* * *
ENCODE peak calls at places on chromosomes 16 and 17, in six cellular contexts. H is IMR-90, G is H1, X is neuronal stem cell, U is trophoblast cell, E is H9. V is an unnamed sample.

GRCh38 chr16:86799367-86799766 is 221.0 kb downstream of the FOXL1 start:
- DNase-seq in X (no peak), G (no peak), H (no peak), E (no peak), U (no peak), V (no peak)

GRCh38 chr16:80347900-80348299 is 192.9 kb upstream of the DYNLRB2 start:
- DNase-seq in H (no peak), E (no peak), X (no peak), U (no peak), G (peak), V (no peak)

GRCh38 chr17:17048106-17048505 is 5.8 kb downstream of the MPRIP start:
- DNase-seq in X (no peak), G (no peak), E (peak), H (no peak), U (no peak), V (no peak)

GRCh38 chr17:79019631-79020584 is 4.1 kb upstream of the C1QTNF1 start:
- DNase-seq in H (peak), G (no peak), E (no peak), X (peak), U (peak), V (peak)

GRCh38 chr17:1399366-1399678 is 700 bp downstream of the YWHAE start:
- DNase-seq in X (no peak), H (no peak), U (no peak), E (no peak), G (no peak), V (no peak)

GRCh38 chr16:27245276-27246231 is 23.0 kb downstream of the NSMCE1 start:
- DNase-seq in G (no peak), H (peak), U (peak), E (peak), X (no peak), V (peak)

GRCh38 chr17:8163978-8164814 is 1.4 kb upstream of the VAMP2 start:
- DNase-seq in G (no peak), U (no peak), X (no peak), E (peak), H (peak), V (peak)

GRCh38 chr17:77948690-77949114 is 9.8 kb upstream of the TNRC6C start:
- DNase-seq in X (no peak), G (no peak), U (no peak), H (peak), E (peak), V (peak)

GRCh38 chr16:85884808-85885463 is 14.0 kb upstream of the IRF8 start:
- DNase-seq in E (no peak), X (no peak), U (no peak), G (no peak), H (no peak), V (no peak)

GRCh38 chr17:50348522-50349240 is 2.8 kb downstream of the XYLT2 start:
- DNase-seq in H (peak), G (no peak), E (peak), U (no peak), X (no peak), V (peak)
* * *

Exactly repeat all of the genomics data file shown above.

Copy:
ENCODE peak calls at places on chromosomes 16 and 17, in six cellular contexts. H is IMR-90, G is H1, X is neuronal stem cell, U is trophoblast cell, E is H9. V is an unnamed sample.

GRCh38 chr16:86799367-86799766 is 221.0 kb downstream of the FOXL1 start:
- DNase-seq in X (no peak), G (no peak), H (no peak), E (no peak), U (no peak), V (no peak)

GRCh38 chr16:80347900-80348299 is 192.9 kb upstream of the DYNLRB2 start:
- DNase-seq in H (no peak), E (no peak), X (no peak), U (no peak), G (peak), V (no peak)

GRCh38 chr17:17048106-17048505 is 5.8 kb downstream of the MPRIP start:
- DNase-seq in X (no peak), G (no peak), E (peak), H (no peak), U (no peak), V (no peak)

GRCh38 chr17:79019631-79020584 is 4.1 kb upstream of the C1QTNF1 start:
- DNase-seq in H (peak), G (no peak), E (no peak), X (peak), U (peak), V (peak)

GRCh38 chr17:1399366-1399678 is 700 bp downstream of the YWHAE start:
- DNase-seq in X (no peak), H (no peak), U (no peak), E (no peak), G (no peak), V (no peak)

GRCh38 chr16:27245276-27246231 is 23.0 kb downstream of the NSMCE1 start:
- DNase-seq in G (no peak), H (peak), U (peak), E (peak), X (no peak), V (peak)

GRCh38 chr17:8163978-8164814 is 1.4 kb upstream of the VAMP2 start:
- DNase-seq in G (no peak), U (no peak), X (no peak), E (peak), H (peak), V (peak)

GRCh38 chr17:77948690-77949114 is 9.8 kb upstream of the TNRC6C start:
- DNase-seq in X (no peak), G (no peak), U (no peak), H (peak), E (peak), V (peak)

GRCh38 chr16:85884808-85885463 is 14.0 kb upstream of the IRF8 start:
- DNase-seq in E (no peak), X (no peak), U (no peak), G (no peak), H (no peak), V (no peak)

GRCh38 chr17:50348522-50349240 is 2.8 kb downstream of the XYLT2 start:
- DNase-seq in H (peak), G (no peak), E (peak), U (no peak), X (no peak), V (peak)